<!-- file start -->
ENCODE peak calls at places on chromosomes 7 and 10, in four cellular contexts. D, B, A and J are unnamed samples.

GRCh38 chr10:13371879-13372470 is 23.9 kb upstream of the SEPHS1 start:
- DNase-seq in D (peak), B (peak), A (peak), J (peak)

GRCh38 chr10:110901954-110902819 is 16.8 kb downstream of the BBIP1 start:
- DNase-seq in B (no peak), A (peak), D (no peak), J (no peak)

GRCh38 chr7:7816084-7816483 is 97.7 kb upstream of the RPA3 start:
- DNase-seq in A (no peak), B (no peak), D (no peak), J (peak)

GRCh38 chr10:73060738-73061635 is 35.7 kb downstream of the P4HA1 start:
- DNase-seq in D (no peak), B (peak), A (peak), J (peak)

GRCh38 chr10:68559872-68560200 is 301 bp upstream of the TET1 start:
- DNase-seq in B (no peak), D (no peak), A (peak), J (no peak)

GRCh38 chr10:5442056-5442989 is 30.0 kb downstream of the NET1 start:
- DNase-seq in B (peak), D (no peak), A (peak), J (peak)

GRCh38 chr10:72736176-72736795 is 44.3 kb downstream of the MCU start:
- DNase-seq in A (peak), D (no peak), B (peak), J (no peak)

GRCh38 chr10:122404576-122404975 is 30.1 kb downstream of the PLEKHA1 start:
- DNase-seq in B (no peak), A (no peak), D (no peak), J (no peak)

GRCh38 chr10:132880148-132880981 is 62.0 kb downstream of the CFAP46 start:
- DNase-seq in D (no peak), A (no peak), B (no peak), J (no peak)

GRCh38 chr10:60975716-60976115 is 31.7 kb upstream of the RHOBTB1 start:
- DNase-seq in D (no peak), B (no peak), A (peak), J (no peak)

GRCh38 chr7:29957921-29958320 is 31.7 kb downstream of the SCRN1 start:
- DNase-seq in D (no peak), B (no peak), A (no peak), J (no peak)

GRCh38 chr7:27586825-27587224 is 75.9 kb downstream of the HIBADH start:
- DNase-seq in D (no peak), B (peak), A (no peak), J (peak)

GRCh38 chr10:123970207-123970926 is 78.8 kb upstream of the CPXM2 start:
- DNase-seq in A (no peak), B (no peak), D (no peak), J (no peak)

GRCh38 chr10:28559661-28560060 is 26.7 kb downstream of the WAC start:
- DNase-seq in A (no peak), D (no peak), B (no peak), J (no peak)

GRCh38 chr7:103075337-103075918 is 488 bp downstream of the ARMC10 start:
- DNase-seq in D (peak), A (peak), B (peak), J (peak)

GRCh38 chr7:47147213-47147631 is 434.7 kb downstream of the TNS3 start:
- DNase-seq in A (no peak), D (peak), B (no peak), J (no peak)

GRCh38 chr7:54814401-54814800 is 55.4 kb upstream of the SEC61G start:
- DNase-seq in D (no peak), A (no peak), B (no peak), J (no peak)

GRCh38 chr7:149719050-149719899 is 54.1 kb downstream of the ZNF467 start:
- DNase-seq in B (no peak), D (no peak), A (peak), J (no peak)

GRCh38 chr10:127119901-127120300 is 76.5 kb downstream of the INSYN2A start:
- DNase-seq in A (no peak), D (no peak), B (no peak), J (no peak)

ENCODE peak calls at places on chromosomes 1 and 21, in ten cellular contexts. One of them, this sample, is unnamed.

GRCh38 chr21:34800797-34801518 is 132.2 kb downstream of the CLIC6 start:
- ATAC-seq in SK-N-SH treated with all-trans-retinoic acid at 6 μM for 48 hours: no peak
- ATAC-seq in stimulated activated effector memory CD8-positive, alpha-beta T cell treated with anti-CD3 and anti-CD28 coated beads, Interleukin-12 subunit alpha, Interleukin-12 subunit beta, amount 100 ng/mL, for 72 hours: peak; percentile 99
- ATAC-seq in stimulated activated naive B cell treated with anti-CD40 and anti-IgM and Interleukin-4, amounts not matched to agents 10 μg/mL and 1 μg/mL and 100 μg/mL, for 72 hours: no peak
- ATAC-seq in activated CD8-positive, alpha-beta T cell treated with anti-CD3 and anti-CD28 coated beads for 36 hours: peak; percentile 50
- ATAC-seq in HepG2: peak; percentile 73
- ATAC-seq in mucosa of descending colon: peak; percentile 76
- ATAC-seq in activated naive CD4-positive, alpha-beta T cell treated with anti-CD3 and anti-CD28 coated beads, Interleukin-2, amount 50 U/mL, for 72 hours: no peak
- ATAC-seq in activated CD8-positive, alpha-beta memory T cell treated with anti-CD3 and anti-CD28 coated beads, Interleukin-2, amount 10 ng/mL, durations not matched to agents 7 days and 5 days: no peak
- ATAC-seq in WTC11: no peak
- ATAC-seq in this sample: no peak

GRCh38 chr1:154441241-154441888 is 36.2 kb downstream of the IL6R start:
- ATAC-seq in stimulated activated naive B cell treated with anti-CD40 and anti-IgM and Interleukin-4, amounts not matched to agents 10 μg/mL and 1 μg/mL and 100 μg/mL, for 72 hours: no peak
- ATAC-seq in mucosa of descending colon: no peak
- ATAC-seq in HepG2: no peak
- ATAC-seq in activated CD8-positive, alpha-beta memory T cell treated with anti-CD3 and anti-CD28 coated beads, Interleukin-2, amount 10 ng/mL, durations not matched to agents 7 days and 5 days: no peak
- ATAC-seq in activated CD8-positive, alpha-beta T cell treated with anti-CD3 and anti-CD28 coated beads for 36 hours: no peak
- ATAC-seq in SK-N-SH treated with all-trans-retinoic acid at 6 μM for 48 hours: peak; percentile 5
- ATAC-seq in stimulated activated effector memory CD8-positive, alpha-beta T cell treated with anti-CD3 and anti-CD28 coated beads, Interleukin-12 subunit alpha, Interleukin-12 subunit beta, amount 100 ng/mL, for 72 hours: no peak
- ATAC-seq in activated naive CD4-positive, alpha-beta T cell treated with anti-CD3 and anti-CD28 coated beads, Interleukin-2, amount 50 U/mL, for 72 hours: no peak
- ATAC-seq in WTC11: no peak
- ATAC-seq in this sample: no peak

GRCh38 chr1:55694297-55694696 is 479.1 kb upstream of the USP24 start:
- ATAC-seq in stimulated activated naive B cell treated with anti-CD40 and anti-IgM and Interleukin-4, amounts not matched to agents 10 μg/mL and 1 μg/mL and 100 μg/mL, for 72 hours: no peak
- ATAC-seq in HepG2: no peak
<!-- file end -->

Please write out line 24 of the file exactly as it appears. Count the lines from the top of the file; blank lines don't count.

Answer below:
GRCh38 chr7:27586825-27587224 is 75.9 kb downstream of the HIBADH start: